This marks the first historical epic Malick has approached since his 2005 masterpiece “The New World”. The film starts off in 1939–a newsreel montage reveals Hitler’s rise to power. Franz lives with his wife Franzika (Valernie Pancher), and they have a family together of young daughters as they farm, cut fields, attend to the farm animals, and grow livestock. Once he is called up in 1943, after Germany has conquered and occupied several nations that has led to millions of deaths. Franz refuses to partake in Hitler’s regime that is based on war, genocide, and conquest.

Related image(Photo: Fox Searchlight Pictures)

Malick examines the complexities and hardships Franz’s principles bring to him, which could lead him to being imprisoned, punished, tortured, and possibly even sentenced to death for “treason”. Franz’s staunch principles will also lead to his dislocation and disconnection from Franzika and his daughters, and his refusal can lead to his family being shunned by their community who conform to Hitler’s cult of personality. These are consequences that open up deep philosophies about complicity and conformity in society and just how easy it is for people to be apathetic or just surrender to the power of the state.

“A Hidden Life” becomes more than just a film about a noble farmer resisting Nazis. A far inferior film would use this as a way for the filmmaker and viewer to feel morally superior. Malick is more interested in building up deep moral conundrums and ambiguities here. Malick profoundly asks just how far one can take their principles before they cave into conformity. How can one truly practice the principles of non-aggression and resisting coercion if their own resistance is causing harm on others—including their own family and loved ones? What defines courage, and can courage slip into cowardice? Is self-preservation noble if it brings harm to others? These are all deep philosophical and moral ambiguities that prove just how thoughtful of an auteur Terrence Malick is.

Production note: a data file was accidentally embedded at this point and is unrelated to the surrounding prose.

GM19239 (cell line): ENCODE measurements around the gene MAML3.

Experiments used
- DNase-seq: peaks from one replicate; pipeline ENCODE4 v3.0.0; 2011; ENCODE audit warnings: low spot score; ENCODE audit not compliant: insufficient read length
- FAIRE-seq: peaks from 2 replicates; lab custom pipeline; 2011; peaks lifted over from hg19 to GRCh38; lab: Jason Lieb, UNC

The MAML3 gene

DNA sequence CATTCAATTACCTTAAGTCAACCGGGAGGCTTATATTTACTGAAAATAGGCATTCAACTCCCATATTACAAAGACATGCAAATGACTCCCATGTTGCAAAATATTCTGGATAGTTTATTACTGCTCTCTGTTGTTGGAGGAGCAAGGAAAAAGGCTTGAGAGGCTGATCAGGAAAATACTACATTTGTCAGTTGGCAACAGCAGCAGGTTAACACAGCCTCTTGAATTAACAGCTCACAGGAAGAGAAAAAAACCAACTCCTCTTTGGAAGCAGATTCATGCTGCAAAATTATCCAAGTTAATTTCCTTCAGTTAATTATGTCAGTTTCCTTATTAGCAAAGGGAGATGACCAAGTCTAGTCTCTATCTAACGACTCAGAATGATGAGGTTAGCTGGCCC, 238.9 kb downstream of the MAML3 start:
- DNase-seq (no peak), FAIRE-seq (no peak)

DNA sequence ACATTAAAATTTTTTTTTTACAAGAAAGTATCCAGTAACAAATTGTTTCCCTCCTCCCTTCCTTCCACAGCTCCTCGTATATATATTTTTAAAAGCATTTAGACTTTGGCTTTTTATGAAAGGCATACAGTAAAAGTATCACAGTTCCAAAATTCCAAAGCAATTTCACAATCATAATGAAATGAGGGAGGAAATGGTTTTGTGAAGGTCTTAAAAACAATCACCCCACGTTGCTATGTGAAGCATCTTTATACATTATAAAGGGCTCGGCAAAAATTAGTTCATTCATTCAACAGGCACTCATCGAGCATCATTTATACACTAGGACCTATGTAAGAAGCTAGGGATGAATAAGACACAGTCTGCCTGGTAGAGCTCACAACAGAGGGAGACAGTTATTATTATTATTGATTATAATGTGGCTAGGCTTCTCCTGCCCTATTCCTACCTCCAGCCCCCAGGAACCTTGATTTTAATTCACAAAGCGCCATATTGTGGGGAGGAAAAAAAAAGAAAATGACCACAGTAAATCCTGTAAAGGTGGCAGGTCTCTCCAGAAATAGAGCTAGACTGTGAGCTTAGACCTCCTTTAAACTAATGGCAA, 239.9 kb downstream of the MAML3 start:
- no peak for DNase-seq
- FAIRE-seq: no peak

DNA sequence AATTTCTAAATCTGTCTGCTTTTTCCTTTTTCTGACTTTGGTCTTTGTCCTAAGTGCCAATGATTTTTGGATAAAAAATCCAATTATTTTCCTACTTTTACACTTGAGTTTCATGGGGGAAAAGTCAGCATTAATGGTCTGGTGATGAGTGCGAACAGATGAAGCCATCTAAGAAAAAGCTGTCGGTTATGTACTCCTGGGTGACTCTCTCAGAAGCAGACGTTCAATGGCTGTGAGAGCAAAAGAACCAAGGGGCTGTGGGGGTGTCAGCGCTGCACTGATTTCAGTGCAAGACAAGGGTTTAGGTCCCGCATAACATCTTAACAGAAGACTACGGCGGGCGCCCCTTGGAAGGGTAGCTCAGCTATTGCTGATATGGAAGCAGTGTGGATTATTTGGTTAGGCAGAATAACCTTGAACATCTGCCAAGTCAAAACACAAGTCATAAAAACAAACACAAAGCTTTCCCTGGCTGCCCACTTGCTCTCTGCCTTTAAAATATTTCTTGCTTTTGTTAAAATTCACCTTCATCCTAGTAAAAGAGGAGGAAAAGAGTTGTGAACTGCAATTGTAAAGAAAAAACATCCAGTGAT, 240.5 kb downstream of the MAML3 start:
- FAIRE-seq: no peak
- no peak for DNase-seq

Image result for A Hidden Life film(Photo: Fox Searchlight Pictures)

To his credit, August Diehl—who played a Nazi soldier in Quentin Tarantino’s 2009 masterpiece “Inglorious Basterds”—delivers a commanding performance filled with great expressionism that is minimal in dialogue. His performance brings deep affection and several conflicting tones. Malick brings great compassion and empathy to the characterization and internal torment of Franz. There is a supporting cast that consists of the late Bruno Ganz, Michael Nyqvist, and Matthias Schoenaerts, all of whom deliver notable and critical small roles.

“A Hidden Life” all around remains a minor offering in Malick’s oeuvre; his artfulness is indeed getting monotonous–how many times can we see a camera twirl as characters narrate and gaze out at a field? Sadly, Malick continues to descend into self-parody. While “A Hidden Life” feels more observant and cohesive than his last few films, it would be liberating to see Malick abandon the montage style and minimalism entirely and do a more cohesive framework one last time. Ultimately, the film stretches itself longer than it should during the middle section, yet it never feels too self-indulgent and the film’s first hour is indeed extraordinary and a reassurance that he is a deeply committed filmmaker that is never timid in asking uncomfortable questions about humanity’s existence.

Valerie Pachner and August Diehl in the film "A Hidden Life." (Photo: Fox Searchlight Pictures)